03-01-13 - Finance and Realism

interfluidity is pretty great. It's like if I wrote about economics and actually knew what I was talking about.

Now some ranting.

The financial system of the world is in a very sick state. Since the Great Recession, things have actually gotten worse. Zero reforms have been passed to prevent instability and counter-humanist actions by the big banks. What's worse is that there has been even *more* consolidation, so the reins of power are now in the hands of the very few, and government is almost helpless against them. Furthermore, Europe's troubles have provided a great opportunity for for the big banks to redesign the finances of many european countries in their favor.

There *will* be another major collapse similar to the housing crash. I have no idea how long it will take or how it will happen exactly, but with the current economic climate it's inevitable. When government wants nothing but growth and has no stomach for regulation, the inevitable result is bubble and crash.

When there are crises, there are great opportunities for change. How have they been used?

LTCM -> should have been a wake up call about the danger of huge leverage and computer trading.  Nothing done.

Dot com bubble -> chance to break investment banks from financial advisors, make televised stock pumping illegal, etc.  Nothing done.

9/11 -> used to strip Americans of civil liberties and provide justificiation for the Cheney/Rumsfeld project in Iraq.

Obama election -> great opportunity to restore some transparency, rule of law, and civil rights.  Opportunity not taken.

Great Recession -> chance to restore bank separation and generally improve regulation of the financial system.  Opportunity not taken.

Collapse of Iceland, Ireland, Italy, Spain, etc. -> Goldman is there literally writing the conditions of the bailouts.

Reduced revenue for all levels of US government -> small government schemers use it to tighten the one way ratchet.

the forces of evil are far more clever about using crises. Of course they are, they have huge advantages when it comes to acting decisively in a moment of crisis (lack of morals, political power, unified organization, etc.).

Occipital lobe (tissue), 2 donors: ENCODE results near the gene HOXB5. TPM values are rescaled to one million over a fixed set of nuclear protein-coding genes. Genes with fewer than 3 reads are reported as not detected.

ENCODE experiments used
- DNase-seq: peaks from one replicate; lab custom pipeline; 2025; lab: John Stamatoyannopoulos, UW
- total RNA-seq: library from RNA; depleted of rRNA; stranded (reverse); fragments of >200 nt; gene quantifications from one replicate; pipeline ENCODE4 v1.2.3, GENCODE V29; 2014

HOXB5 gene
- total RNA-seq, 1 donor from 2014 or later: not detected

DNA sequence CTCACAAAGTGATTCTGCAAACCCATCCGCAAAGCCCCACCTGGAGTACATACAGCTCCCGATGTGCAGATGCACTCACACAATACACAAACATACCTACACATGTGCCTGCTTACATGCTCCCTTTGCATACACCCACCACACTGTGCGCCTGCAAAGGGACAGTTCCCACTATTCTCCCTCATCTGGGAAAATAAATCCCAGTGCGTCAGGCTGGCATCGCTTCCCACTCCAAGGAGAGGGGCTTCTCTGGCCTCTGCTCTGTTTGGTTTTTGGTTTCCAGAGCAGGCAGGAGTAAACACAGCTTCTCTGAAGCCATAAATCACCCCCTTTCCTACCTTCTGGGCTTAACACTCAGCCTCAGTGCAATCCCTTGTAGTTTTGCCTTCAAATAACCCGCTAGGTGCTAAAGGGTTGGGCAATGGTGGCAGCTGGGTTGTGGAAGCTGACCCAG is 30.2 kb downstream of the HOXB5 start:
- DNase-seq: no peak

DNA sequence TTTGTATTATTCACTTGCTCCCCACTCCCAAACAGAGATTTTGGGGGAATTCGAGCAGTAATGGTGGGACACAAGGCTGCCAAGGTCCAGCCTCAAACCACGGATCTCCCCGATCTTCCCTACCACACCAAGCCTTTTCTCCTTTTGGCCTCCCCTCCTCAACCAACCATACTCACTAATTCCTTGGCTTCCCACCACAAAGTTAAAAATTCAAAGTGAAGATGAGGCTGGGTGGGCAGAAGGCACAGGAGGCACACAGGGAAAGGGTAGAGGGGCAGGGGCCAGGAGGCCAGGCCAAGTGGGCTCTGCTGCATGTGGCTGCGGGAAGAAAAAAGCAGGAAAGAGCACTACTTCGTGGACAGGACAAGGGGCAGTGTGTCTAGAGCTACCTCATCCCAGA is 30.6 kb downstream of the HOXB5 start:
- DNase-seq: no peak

The entire productive world economy is now functioning to subsidize the financial sector (and brand owners & patent holders). We let this happen party because we are all fools, and partly because they control the government, so the system is designed to make it that way.

It's absurd to think of capitalism as any kind of fair rational playing field; if capitalism was left on its own unfettered, it would very quickly become a world oligopoly, in which a few players controlled everything. (in a game design sense, capitalism is a game which is badly afflicted by "runaways" ; once one player starts winning, they become even more powerful, and soon the other players have no hope other than a massive blunder). The only way to make capitalism work decently is with a robust regulatory structure which crafts the system so that it is okay for workers and consumers. A capitalism economy is a lot like a game system, the way it plays is a direct result of the rules. We are sculptors of our own capitalism environment; it is a human political creation.

Anyway, ranting about it is pointless of course and I gave up on all that long ago, because it won't get better. Money wins. A rational realist only has one option : if the system is going to stay this way you have to work in finance (or try to get some bullshit patent so you can sell your tech company). If you don't choose to work in finance, you are choosing to subsidize people who work in finance, which is a silly thing to do.

Long ago I decided it was dumb to be angry about the way the world works, and it was pointless to try to change it. So when you identify something, the only rational thing to do is to use it for your benefit. But I can't bring myself to actually do that for some reason.